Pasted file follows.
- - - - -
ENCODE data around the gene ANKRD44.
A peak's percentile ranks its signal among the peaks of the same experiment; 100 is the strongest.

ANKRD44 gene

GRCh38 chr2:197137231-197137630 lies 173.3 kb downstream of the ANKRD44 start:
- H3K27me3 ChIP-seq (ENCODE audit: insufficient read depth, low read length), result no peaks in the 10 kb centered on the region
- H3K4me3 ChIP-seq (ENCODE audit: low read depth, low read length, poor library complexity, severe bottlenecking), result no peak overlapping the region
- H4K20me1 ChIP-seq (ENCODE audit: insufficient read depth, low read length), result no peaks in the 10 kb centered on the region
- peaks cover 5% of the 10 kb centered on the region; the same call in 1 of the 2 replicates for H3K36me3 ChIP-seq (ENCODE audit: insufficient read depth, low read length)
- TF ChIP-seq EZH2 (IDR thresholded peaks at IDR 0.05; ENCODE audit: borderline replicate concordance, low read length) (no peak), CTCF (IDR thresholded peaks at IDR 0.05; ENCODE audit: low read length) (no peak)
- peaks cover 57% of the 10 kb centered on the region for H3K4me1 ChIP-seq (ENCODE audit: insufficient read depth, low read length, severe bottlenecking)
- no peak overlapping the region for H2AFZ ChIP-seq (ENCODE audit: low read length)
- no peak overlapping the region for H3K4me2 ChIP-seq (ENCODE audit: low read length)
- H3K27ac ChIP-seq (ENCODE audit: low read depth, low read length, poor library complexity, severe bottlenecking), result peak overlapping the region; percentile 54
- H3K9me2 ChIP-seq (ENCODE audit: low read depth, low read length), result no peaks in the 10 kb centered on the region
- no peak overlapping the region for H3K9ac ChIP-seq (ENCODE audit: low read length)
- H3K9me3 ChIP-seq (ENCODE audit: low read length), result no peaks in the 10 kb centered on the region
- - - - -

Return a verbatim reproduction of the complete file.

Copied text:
ENCODE data around the gene ANKRD44.
A peak's percentile ranks its signal among the peaks of the same experiment; 100 is the strongest.

ANKRD44 gene

GRCh38 chr2:197137231-197137630 lies 173.3 kb downstream of the ANKRD44 start:
- H3K27me3 ChIP-seq (ENCODE audit: insufficient read depth, low read length), result no peaks in the 10 kb centered on the region
- H3K4me3 ChIP-seq (ENCODE audit: low read depth, low read length, poor library complexity, severe bottlenecking), result no peak overlapping the region
- H4K20me1 ChIP-seq (ENCODE audit: insufficient read depth, low read length), result no peaks in the 10 kb centered on the region
- peaks cover 5% of the 10 kb centered on the region; the same call in 1 of the 2 replicates for H3K36me3 ChIP-seq (ENCODE audit: insufficient read depth, low read length)
- TF ChIP-seq EZH2 (IDR thresholded peaks at IDR 0.05; ENCODE audit: borderline replicate concordance, low read length) (no peak), CTCF (IDR thresholded peaks at IDR 0.05; ENCODE audit: low read length) (no peak)
- peaks cover 57% of the 10 kb centered on the region for H3K4me1 ChIP-seq (ENCODE audit: insufficient read depth, low read length, severe bottlenecking)
- no peak overlapping the region for H2AFZ ChIP-seq (ENCODE audit: low read length)
- no peak overlapping the region for H3K4me2 ChIP-seq (ENCODE audit: low read length)
- H3K27ac ChIP-seq (ENCODE audit: low read depth, low read length, poor library complexity, severe bottlenecking), result peak overlapping the region; percentile 54
- H3K9me2 ChIP-seq (ENCODE audit: low read depth, low read length), result no peaks in the 10 kb centered on the region
- no peak overlapping the region for H3K9ac ChIP-seq (ENCODE audit: low read length)
- H3K9me3 ChIP-seq (ENCODE audit: low read length), result no peaks in the 10 kb centered on the region